It has been
3 weeks 3 months 12 months 17 months since I left Florence, and the separation sadness (not anxiety) is hitting me especially hard these days. I’ve tried to write this thing ever since I got back, and I’ve just been editing the number of days or months until I actually finish and publish it. Now it’s been 17 (seventeen!!!) months since. The harsh jerk back into the smoggy confines of Manila is one that can ruin the best of moods, and while deep down I knew it was time for me to leave Italy (temporarily, I hoped), I also didn’t relish being back in the concrete dump that is Manila. Everything that I hate about this city seems to have worsened in the short year that I was away, and only serve as reminders of all the great things in Italy that I left behind.
I had the urge to write about some of the things I’d learned/realized from my time away, but it felt so melodramatic to phrase it that way. It sounded more apt for me to just call this, “Post-Italy”, which encompasses not just stuff learned but also the immense sort of hollowness I felt after leaving a city that had become my second home, brief as my time was there.
Buontalenti Grotto, Boboli Gardens – Florence, Italy.
Accessible from Giardino di Boboli (a ticket you can purchase separately from the ticket to Palazzo Pitti), the Buontalenti Grotto doesn’t look like much from the outside, especially because it’s near the exit and you can easily miss it if you’re not looking the right way. It’s tucked away down a pebble path amid some trees and bushes, so when you’re walking down the path towards the Boboli Gardens exit, you won’t actually see it unless you know that it’s there, or unless you happen to see the tiny sign that almost blends into the bushes. So remember to look to the right before you exit the gate!
His cave-inspired style of sculpture might not appeal to a lot of people. Honestly, I wasn’t too sure what to make of it, but they did get more interesting the closer you were and the more you looked at them. Bernardo Buontalenti was one of those renaissance type artists who were good at lots of things–he was a sculptor, architect, engineer, painter, etc. NBD.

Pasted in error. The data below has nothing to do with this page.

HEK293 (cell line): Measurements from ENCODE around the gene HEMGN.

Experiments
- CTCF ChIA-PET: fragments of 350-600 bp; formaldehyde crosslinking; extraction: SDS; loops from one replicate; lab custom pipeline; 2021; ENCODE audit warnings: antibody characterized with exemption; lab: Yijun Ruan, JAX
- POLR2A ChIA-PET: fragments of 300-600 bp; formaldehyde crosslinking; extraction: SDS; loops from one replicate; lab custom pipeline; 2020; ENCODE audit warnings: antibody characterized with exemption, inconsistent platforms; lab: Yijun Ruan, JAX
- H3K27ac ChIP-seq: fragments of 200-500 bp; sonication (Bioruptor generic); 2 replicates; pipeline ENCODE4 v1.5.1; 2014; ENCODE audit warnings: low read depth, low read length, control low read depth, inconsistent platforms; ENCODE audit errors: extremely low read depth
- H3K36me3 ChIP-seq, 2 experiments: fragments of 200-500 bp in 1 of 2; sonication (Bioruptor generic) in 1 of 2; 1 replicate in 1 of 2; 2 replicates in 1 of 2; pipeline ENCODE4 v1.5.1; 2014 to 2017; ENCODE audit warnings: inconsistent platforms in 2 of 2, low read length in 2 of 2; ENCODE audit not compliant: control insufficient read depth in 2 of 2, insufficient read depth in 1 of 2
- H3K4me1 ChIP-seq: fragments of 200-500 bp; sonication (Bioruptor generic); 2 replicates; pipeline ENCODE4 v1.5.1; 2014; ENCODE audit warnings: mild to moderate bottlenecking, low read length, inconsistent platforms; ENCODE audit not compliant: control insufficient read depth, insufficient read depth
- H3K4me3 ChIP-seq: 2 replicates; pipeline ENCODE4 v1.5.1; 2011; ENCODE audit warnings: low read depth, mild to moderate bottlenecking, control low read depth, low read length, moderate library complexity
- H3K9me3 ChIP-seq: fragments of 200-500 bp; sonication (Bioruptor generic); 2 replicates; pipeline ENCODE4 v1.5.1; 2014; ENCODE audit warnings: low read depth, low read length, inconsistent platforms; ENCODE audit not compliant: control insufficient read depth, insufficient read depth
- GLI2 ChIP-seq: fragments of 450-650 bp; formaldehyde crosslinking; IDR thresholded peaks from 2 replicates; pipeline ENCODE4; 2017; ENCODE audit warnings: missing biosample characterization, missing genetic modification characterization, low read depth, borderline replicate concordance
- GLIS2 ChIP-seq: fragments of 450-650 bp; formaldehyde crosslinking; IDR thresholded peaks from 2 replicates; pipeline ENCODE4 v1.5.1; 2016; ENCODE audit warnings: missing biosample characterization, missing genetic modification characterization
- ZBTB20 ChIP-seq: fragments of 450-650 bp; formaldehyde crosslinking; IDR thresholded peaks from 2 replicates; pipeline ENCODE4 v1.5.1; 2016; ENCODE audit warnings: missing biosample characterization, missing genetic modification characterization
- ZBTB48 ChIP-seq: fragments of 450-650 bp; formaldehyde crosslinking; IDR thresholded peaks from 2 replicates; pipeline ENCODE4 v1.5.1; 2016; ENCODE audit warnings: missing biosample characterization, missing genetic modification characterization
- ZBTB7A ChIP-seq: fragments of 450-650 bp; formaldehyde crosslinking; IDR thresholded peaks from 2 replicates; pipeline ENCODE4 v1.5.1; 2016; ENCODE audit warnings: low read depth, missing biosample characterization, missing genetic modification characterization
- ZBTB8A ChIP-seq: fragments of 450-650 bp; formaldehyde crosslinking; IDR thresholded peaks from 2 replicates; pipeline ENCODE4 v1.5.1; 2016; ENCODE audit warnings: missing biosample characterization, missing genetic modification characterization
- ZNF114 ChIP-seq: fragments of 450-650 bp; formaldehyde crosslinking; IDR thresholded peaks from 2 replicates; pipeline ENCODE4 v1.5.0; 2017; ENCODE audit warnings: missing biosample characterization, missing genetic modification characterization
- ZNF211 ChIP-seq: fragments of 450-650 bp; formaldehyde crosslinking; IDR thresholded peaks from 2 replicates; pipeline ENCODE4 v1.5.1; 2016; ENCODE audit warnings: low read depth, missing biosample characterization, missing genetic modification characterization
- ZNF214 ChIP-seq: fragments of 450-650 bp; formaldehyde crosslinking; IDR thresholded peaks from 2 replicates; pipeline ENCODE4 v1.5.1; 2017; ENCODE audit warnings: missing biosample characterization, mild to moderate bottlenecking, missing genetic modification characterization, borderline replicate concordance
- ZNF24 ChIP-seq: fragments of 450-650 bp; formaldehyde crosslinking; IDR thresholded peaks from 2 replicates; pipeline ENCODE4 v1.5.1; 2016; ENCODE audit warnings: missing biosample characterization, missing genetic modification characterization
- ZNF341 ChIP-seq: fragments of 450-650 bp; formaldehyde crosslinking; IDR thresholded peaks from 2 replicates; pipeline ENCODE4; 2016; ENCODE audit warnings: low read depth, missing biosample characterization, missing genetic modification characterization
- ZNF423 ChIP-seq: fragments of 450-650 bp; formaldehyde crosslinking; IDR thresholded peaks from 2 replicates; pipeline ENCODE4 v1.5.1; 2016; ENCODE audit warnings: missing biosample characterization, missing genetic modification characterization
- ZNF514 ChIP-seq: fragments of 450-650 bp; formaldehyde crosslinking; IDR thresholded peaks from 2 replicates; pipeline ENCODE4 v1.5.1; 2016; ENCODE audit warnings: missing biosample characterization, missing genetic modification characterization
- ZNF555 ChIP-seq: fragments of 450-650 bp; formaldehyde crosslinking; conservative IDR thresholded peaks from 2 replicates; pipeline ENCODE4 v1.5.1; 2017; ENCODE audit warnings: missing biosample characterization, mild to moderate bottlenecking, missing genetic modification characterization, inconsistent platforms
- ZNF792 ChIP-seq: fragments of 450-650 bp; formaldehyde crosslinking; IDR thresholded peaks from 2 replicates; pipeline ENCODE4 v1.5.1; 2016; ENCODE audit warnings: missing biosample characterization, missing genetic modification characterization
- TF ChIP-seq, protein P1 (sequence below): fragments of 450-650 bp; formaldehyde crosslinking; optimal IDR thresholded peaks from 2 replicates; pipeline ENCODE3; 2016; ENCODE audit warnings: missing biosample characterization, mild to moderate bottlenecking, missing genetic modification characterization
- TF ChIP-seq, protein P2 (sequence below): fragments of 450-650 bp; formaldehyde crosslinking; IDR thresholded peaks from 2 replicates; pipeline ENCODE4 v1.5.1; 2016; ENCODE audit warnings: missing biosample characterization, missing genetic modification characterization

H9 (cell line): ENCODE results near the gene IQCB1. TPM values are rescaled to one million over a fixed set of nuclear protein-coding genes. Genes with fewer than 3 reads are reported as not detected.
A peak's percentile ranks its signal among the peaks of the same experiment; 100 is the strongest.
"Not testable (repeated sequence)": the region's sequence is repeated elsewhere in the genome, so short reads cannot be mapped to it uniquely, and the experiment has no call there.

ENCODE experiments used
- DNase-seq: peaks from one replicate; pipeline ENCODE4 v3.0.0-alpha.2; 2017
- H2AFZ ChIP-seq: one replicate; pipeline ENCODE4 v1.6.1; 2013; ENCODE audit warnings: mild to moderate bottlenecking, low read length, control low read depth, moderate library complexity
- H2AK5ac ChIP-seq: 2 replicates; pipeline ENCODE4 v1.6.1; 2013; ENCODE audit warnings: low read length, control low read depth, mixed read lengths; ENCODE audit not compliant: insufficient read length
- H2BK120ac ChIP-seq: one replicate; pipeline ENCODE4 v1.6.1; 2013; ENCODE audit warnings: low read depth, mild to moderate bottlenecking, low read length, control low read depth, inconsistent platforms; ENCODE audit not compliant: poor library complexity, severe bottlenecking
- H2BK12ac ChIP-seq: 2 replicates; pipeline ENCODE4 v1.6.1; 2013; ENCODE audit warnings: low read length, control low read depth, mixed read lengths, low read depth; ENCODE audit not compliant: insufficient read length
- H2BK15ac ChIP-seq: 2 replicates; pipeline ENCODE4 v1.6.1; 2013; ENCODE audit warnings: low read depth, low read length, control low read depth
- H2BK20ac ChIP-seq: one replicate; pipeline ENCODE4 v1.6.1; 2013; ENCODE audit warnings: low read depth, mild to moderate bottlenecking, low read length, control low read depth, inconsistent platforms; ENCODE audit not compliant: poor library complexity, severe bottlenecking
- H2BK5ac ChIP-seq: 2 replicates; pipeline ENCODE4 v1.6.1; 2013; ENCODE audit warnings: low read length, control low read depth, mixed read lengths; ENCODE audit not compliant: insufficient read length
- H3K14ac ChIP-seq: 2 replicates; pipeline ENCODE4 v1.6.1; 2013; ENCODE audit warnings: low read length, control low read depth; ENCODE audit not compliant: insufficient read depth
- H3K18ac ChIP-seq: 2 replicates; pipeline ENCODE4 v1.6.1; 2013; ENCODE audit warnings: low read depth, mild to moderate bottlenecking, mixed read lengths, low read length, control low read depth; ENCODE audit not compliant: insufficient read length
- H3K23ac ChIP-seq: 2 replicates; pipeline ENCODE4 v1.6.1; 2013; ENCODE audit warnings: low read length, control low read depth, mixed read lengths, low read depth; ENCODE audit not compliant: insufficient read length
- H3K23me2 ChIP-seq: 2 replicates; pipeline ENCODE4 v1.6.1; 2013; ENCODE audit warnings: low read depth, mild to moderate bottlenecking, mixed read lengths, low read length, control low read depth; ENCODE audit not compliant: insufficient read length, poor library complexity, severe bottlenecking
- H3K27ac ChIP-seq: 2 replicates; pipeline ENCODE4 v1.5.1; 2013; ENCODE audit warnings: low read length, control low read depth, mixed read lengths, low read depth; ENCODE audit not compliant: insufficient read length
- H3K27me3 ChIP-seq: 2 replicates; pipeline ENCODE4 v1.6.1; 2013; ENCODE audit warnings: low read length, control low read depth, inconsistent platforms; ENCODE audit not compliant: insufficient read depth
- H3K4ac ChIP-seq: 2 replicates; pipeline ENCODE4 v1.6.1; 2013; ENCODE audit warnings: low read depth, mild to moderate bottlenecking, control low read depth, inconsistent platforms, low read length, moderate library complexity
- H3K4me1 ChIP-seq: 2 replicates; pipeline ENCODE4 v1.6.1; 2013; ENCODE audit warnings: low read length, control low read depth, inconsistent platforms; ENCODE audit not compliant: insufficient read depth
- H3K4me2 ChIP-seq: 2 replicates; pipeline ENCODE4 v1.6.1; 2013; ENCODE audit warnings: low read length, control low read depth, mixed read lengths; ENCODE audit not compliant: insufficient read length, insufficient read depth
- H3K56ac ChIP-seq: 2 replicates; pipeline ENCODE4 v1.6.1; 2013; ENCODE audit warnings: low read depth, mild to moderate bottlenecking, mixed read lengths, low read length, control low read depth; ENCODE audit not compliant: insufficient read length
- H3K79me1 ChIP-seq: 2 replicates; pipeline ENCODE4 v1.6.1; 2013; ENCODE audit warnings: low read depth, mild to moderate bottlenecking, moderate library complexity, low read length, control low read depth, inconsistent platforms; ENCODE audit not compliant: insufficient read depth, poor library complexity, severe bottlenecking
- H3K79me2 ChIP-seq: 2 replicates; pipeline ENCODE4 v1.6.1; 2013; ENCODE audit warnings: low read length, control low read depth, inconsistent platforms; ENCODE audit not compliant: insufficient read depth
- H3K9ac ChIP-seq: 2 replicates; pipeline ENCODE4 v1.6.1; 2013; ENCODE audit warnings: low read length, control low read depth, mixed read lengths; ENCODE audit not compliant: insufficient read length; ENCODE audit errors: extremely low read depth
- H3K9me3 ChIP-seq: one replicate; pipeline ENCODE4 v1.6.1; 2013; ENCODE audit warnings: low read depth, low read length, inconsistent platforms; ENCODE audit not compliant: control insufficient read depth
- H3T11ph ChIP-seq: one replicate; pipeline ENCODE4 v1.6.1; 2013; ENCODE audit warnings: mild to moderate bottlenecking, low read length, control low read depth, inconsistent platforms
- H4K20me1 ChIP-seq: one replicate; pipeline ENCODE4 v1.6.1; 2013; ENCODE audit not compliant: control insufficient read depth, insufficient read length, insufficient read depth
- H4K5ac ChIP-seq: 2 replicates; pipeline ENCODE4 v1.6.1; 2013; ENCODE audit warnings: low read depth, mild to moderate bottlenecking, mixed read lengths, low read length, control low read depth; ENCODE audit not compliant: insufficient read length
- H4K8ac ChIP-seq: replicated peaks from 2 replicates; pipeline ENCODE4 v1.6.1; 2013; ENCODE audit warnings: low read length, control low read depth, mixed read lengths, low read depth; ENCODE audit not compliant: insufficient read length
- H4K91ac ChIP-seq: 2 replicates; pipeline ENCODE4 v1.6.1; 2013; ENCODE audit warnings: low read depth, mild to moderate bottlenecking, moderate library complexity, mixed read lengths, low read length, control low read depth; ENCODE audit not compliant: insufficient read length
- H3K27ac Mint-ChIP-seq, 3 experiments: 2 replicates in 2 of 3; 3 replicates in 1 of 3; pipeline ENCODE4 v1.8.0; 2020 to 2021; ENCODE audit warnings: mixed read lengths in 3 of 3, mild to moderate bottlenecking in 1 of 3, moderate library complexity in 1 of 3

These rough-but-detailed sculptures remind me so much of the stone king/wizard in Return to Oz. The stuff of childhood nightmares, but ever so fascinating.
Entrance to the grotto is limited to a handful of people at a time, and it’s not always open. Sometimes you’ll get lucky and someone will be there to let you in, and sometimes you’ll just have to poke your head as far as you can through the grills and try to see what’s inside.
Check out these stone sheep
Whether or not you think it’s pretty, you can’t deny that it’s definitely interesting, and that’s always better than boring!
All’Acqua Al 2 (Due), Florence, Italy. August 2014.
This was my first meal back in Florence after five years. Mushroom risotto and limoncello. No, they didn’t go, but whatever.
Florence, Italy. September 2014.
Part One here.
Can you see the “Jesus” scratched onto the pane?
Florence, Italy. October 2014.
Going up the cupola of Florence’s duomo (aka Santa Maria del Fiore) can be done with a combined 10€ ticket that includes going up Giotto’s Tower and entrance to The Baptistry of St. John. The ticket is good for 24 hours so if you’ve got good legs for climbing then you can make the most of your ticket. For some people though, the views from the tower and the cupola are pretty much the same, so if you’re pressed for time or if (like me) your legs have only got enough juice for one climb, then one climb is just as well.
What I like about gaining access to the cupola is that it affords you views of the duomo that can really change your opinion of it. As people who’ve visited Florence’s duomo know, compared to the intricately detailed exterior, the interior is relatively sparse. The floors have beautiful tilework, but generally the walls are quite bare and austere.
10 months and 10 days in Florence as of today. Where did all that time go? When I heaved my bags off of the train and onto Florentine land all those months ago, I had checklists upon checklists of Things To Do, Things To Buy, Things To Accomplish, Places To Go, and whatever else I had misty ideas about. But as I mentally scroll through those endless lists, it’s kind of sad to see all those boxes that are still unchecked. I’m sure my expectations were probably unrealistic and more the reflection of the idealistic I’m-finally-here! sort of mindset, but I honestly thought–as I’m sure many study-abroad students have done–that I would have more time to do those things, and then I find that amid all the school work, errands, chores, and (in my case) scholarship requirements, I’m suddenly ten months in, with barely three months left on my visa and still a long list of TTD’s to get through.